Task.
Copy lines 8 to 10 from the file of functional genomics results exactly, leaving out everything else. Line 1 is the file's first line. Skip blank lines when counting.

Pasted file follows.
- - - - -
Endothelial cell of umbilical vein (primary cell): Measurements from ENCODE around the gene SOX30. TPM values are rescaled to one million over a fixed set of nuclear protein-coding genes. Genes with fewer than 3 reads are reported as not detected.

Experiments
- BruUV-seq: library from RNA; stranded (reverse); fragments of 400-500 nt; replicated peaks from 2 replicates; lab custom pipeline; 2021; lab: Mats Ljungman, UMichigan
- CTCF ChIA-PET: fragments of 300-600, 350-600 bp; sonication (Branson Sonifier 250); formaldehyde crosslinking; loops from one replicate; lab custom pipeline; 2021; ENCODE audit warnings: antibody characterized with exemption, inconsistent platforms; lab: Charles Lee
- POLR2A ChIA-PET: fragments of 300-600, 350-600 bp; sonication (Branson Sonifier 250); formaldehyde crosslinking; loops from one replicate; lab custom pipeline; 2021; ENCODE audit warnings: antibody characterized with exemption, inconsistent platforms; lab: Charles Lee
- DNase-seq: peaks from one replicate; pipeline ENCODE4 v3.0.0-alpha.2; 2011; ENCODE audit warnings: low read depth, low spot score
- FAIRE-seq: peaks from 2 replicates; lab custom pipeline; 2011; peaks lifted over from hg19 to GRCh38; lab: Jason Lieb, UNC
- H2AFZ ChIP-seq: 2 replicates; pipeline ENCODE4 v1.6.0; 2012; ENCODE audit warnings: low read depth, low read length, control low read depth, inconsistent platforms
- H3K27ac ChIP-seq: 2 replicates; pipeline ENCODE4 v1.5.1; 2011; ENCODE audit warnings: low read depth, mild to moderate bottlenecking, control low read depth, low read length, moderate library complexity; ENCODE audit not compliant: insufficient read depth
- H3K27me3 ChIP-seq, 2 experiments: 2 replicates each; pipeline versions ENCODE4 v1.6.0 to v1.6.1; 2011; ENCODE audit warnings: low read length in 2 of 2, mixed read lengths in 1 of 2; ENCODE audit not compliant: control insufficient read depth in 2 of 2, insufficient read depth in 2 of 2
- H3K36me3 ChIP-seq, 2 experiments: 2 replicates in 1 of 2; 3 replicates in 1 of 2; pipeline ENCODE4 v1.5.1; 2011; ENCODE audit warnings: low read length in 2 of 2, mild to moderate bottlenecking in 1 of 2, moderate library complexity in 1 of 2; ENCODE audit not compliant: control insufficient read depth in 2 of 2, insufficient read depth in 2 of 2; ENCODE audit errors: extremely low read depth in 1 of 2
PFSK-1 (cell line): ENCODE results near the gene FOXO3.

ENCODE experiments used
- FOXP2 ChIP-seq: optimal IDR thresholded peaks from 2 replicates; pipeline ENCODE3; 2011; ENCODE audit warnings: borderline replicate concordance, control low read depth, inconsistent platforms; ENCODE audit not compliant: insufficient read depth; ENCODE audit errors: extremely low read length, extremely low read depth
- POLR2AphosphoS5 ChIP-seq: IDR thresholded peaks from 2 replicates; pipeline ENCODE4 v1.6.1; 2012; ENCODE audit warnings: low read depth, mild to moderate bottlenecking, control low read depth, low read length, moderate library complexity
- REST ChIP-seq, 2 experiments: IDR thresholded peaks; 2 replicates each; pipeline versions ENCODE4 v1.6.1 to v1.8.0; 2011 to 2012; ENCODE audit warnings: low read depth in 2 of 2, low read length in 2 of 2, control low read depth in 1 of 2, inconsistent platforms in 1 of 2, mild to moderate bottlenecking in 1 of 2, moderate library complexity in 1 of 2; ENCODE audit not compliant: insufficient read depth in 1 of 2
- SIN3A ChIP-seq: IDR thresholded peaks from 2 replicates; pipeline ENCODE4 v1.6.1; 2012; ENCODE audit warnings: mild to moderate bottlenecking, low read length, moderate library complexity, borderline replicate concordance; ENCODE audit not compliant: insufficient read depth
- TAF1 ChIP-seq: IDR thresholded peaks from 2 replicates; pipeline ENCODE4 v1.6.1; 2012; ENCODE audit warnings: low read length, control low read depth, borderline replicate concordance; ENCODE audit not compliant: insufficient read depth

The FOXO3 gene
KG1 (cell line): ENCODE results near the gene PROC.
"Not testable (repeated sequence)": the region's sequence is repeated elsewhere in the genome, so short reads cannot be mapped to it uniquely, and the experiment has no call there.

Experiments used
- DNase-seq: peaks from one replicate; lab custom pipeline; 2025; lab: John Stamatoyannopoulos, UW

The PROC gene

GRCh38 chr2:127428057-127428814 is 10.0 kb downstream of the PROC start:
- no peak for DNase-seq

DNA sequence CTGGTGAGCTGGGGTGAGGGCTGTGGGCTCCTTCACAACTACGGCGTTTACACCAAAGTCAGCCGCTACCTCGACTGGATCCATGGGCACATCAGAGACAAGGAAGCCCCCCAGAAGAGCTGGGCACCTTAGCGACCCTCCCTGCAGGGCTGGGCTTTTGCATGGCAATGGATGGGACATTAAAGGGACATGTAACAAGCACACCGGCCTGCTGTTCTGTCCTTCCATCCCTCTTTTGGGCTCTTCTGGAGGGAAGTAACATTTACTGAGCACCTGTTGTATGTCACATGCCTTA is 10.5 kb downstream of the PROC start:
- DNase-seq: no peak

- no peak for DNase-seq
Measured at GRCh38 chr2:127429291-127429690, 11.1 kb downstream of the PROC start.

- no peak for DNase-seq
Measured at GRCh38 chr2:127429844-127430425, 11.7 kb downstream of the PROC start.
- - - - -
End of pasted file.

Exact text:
- H2AFZ ChIP-seq: 2 replicates; pipeline ENCODE4 v1.6.0; 2012; ENCODE audit warnings: low read depth, low read length, control low read depth, inconsistent platforms
- H3K27ac ChIP-seq: 2 replicates; pipeline ENCODE4 v1.5.1; 2011; ENCODE audit warnings: low read depth, mild to moderate bottlenecking, control low read depth, low read length, moderate library complexity; ENCODE audit not compliant: insufficient read depth
- H3K27me3 ChIP-seq, 2 experiments: 2 replicates each; pipeline versions ENCODE4 v1.6.0 to v1.6.1; 2011; ENCODE audit warnings: low read length in 2 of 2, mixed read lengths in 1 of 2; ENCODE audit not compliant: control insufficient read depth in 2 of 2, insufficient read depth in 2 of 2